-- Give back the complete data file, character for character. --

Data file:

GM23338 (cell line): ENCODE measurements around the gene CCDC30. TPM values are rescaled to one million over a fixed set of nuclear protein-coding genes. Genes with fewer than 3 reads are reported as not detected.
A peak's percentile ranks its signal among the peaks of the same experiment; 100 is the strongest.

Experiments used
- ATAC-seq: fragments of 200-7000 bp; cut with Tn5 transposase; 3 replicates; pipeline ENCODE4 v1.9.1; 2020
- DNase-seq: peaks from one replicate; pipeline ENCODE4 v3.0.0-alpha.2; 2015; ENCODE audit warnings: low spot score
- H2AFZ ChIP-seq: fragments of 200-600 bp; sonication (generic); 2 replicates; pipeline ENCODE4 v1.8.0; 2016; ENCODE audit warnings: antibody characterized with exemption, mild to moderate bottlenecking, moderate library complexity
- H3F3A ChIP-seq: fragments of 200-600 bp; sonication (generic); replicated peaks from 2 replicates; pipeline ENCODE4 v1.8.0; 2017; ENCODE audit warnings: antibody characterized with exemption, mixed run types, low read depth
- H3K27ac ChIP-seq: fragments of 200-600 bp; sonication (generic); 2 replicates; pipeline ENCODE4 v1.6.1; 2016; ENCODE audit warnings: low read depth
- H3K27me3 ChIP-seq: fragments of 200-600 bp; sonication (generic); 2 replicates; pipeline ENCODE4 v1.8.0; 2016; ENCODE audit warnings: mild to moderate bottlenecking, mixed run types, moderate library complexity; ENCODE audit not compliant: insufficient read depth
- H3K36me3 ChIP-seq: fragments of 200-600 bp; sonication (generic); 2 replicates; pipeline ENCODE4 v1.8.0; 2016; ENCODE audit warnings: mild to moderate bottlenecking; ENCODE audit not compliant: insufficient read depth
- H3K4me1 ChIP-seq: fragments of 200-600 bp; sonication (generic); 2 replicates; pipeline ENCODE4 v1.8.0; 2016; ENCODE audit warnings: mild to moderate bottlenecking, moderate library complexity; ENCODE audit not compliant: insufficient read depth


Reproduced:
GM23338 (cell line): ENCODE measurements around the gene CCDC30. TPM values are rescaled to one million over a fixed set of nuclear protein-coding genes. Genes with fewer than 3 reads are reported as not detected.
A peak's percentile ranks its signal among the peaks of the same experiment; 100 is the strongest.

Experiments used
- ATAC-seq: fragments of 200-7000 bp; cut with Tn5 transposase; 3 replicates; pipeline ENCODE4 v1.9.1; 2020
- DNase-seq: peaks from one replicate; pipeline ENCODE4 v3.0.0-alpha.2; 2015; ENCODE audit warnings: low spot score
- H2AFZ ChIP-seq: fragments of 200-600 bp; sonication (generic); 2 replicates; pipeline ENCODE4 v1.8.0; 2016; ENCODE audit warnings: antibody characterized with exemption, mild to moderate bottlenecking, moderate library complexity
- H3F3A ChIP-seq: fragments of 200-600 bp; sonication (generic); replicated peaks from 2 replicates; pipeline ENCODE4 v1.8.0; 2017; ENCODE audit warnings: antibody characterized with exemption, mixed run types, low read depth
- H3K27ac ChIP-seq: fragments of 200-600 bp; sonication (generic); 2 replicates; pipeline ENCODE4 v1.6.1; 2016; ENCODE audit warnings: low read depth
- H3K27me3 ChIP-seq: fragments of 200-600 bp; sonication (generic); 2 replicates; pipeline ENCODE4 v1.8.0; 2016; ENCODE audit warnings: mild to moderate bottlenecking, mixed run types, moderate library complexity; ENCODE audit not compliant: insufficient read depth
- H3K36me3 ChIP-seq: fragments of 200-600 bp; sonication (generic); 2 replicates; pipeline ENCODE4 v1.8.0; 2016; ENCODE audit warnings: mild to moderate bottlenecking; ENCODE audit not compliant: insufficient read depth
- H3K4me1 ChIP-seq: fragments of 200-600 bp; sonication (generic); 2 replicates; pipeline ENCODE4 v1.8.0; 2016; ENCODE audit warnings: mild to moderate bottlenecking, moderate library complexity; ENCODE audit not compliant: insufficient read depth